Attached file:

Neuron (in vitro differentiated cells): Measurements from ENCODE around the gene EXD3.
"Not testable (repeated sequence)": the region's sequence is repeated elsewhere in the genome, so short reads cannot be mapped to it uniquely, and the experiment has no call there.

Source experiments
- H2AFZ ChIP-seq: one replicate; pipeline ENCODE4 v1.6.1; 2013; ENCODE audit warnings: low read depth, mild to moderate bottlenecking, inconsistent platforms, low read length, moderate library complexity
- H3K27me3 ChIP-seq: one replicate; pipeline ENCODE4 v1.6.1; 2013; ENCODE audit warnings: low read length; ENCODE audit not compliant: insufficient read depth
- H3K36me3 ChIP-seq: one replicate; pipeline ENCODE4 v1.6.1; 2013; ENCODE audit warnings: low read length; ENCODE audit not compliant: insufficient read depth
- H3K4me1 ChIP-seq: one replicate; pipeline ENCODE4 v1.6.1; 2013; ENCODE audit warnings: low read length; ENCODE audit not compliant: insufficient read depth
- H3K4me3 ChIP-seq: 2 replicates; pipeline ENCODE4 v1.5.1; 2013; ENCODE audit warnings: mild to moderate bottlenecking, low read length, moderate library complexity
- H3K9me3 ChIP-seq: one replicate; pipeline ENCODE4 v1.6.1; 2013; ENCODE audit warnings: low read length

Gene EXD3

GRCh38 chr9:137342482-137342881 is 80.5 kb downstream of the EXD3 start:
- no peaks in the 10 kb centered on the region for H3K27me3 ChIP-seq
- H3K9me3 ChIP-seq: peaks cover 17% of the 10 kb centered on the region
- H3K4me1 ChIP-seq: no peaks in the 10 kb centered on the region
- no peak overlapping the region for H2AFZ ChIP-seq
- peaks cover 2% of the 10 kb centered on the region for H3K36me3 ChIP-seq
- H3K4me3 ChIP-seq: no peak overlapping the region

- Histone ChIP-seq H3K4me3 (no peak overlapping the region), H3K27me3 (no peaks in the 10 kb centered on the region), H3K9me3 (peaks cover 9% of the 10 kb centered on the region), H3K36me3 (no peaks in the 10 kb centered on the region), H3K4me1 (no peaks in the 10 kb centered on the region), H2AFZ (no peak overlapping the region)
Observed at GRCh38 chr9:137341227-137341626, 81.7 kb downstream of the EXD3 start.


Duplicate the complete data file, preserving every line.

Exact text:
Neuron (in vitro differentiated cells): Measurements from ENCODE around the gene EXD3.
"Not testable (repeated sequence)": the region's sequence is repeated elsewhere in the genome, so short reads cannot be mapped to it uniquely, and the experiment has no call there.

Source experiments
- H2AFZ ChIP-seq: one replicate; pipeline ENCODE4 v1.6.1; 2013; ENCODE audit warnings: low read depth, mild to moderate bottlenecking, inconsistent platforms, low read length, moderate library complexity
- H3K27me3 ChIP-seq: one replicate; pipeline ENCODE4 v1.6.1; 2013; ENCODE audit warnings: low read length; ENCODE audit not compliant: insufficient read depth
- H3K36me3 ChIP-seq: one replicate; pipeline ENCODE4 v1.6.1; 2013; ENCODE audit warnings: low read length; ENCODE audit not compliant: insufficient read depth
- H3K4me1 ChIP-seq: one replicate; pipeline ENCODE4 v1.6.1; 2013; ENCODE audit warnings: low read length; ENCODE audit not compliant: insufficient read depth
- H3K4me3 ChIP-seq: 2 replicates; pipeline ENCODE4 v1.5.1; 2013; ENCODE audit warnings: mild to moderate bottlenecking, low read length, moderate library complexity
- H3K9me3 ChIP-seq: one replicate; pipeline ENCODE4 v1.6.1; 2013; ENCODE audit warnings: low read length

Gene EXD3

GRCh38 chr9:137342482-137342881 is 80.5 kb downstream of the EXD3 start:
- no peaks in the 10 kb centered on the region for H3K27me3 ChIP-seq
- H3K9me3 ChIP-seq: peaks cover 17% of the 10 kb centered on the region
- H3K4me1 ChIP-seq: no peaks in the 10 kb centered on the region
- no peak overlapping the region for H2AFZ ChIP-seq
- peaks cover 2% of the 10 kb centered on the region for H3K36me3 ChIP-seq
- H3K4me3 ChIP-seq: no peak overlapping the region

- Histone ChIP-seq H3K4me3 (no peak overlapping the region), H3K27me3 (no peaks in the 10 kb centered on the region), H3K9me3 (peaks cover 9% of the 10 kb centered on the region), H3K36me3 (no peaks in the 10 kb centered on the region), H3K4me1 (no peaks in the 10 kb centered on the region), H2AFZ (no peak overlapping the region)
Observed at GRCh38 chr9:137341227-137341626, 81.7 kb downstream of the EXD3 start.